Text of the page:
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The most sensitive physical exam maneuver for detecting a torn ACL is the Lachman test, where the femur is stabilized while the tibia is pulled forward (Figure 4). A positive test is signified by excessive forward translation without a firm endpoint, indicating disruption to the ACL.   Because the test is assessed via the quality of the endpoint – whether the examiner perceives a sudden stop of anterior translation by the intact ACL – the test is somewhat operator dependent: more experienced examiners will perform it better.

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Figure 4: Lachman Test: The examiner stands next to the supine patient and grasps the lateral thigh just above the knee with the upper (contralateral) hand to exert resistance (blue line). The examiner holds the tibia medially with the lower (ipsalateralipsilateral) hand,  flexes the knee to 30 degrees and then gently yet suddenly applies a force to the tibia in an attempt to subluxate it forward (blue arrow). As shown, this will place tension on the ACL (drawn in red).

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The anterior drawer test (simply assessing whether there is an abnormal amount of anterior displacement when a force is applied to the flexed knee) is another physical exam maneuver that is similar to the Lachman test but is less accurate. That is because a varying degree of anterior translation is normal, and whether what the examiner is perceiving represents an abnormal amount may be difficult to tell.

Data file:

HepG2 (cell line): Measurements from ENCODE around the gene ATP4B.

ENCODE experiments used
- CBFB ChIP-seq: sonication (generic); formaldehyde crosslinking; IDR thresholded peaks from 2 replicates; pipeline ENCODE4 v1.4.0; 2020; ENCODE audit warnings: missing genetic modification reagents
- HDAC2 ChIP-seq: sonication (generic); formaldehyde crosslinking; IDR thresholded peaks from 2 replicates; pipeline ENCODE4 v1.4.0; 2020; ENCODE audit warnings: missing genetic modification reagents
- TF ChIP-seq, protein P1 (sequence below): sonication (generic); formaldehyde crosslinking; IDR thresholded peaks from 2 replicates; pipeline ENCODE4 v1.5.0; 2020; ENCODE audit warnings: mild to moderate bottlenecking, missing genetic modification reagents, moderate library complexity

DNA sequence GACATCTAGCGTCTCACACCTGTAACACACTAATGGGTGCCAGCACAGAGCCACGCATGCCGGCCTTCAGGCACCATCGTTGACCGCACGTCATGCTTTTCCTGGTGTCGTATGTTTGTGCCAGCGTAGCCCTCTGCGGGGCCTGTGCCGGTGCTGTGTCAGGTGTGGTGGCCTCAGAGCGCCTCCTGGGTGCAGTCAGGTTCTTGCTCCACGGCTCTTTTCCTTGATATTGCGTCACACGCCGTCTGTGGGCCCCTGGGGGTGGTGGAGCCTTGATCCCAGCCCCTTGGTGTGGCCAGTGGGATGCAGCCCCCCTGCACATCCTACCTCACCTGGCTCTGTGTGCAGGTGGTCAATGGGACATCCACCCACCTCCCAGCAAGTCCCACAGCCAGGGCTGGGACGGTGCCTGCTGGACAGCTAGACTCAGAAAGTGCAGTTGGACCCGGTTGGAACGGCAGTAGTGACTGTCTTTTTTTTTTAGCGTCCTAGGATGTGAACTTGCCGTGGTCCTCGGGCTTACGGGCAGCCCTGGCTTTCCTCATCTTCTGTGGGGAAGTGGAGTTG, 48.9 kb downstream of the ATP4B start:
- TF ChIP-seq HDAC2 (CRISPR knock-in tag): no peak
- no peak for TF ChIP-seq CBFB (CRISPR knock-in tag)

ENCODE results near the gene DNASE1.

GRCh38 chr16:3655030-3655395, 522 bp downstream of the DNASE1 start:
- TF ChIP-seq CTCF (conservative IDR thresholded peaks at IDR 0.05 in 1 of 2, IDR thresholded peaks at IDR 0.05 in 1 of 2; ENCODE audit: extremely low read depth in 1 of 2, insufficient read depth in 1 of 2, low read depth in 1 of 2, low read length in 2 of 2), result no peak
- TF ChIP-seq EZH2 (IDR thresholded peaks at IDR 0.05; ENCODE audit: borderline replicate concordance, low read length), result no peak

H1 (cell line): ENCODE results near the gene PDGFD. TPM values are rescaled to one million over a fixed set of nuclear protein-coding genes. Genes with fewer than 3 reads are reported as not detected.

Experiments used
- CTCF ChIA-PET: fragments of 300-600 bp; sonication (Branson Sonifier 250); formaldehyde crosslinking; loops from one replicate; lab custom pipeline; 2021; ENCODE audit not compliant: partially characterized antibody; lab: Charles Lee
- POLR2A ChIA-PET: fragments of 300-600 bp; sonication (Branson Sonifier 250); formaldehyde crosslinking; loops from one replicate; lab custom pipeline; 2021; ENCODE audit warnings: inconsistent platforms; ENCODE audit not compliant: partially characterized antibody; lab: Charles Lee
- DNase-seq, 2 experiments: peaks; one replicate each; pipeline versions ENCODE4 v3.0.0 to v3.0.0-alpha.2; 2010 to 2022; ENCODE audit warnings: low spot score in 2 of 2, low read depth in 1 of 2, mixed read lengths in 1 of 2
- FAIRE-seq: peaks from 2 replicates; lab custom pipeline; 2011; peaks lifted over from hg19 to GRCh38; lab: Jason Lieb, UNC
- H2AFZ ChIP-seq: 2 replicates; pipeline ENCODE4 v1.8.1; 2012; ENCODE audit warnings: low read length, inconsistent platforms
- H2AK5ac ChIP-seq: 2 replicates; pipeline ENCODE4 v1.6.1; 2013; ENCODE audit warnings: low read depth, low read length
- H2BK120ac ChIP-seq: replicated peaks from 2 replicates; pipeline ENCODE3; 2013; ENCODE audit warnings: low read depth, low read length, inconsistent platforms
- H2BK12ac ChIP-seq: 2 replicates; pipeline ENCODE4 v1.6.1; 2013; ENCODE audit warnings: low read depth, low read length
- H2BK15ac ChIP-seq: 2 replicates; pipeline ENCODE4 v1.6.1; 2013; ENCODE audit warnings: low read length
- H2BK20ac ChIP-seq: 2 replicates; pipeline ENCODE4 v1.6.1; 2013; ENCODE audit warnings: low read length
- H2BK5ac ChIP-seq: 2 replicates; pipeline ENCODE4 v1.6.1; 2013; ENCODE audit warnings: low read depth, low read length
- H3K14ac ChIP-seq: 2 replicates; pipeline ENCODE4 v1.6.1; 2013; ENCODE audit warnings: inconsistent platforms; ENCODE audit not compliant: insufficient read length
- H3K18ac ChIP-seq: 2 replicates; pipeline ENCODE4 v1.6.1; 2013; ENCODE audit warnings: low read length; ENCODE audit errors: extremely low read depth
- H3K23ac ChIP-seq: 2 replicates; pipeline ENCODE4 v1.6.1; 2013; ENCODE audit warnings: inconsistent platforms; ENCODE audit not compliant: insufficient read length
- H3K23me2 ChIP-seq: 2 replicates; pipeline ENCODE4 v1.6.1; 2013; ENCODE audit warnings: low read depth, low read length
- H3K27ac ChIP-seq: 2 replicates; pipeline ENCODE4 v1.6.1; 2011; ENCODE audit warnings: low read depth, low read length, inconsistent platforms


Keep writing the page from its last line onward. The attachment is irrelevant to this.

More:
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The Lachman test can be falsely negative if there is a displaced fragment of either bone or cartilage in the knee or if the hamstrings are resisting the examiner. Also, as noted, the fluid in the knee? may stabilize it somewhat and therefore if there is a tense effusion the Lachman test may be falsely negative as well.

 

 It may be diagnostically and therapeutically helpful to aspirate the knee. Removing the volume of fluid will make the patient more comfortable. Also, merely assessing the color of the fluid helps with diagnosis (red, meaning blood, signifies a clinically important injury in approximately 90% of cases). In addition, by draining the knee, a more reliable physical examination can be performed.

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Figure 5: An MRI showing a torn ACL (red arrow) (from https://radiopaedia.org/articles/anterior-cruciate-ligament-tear)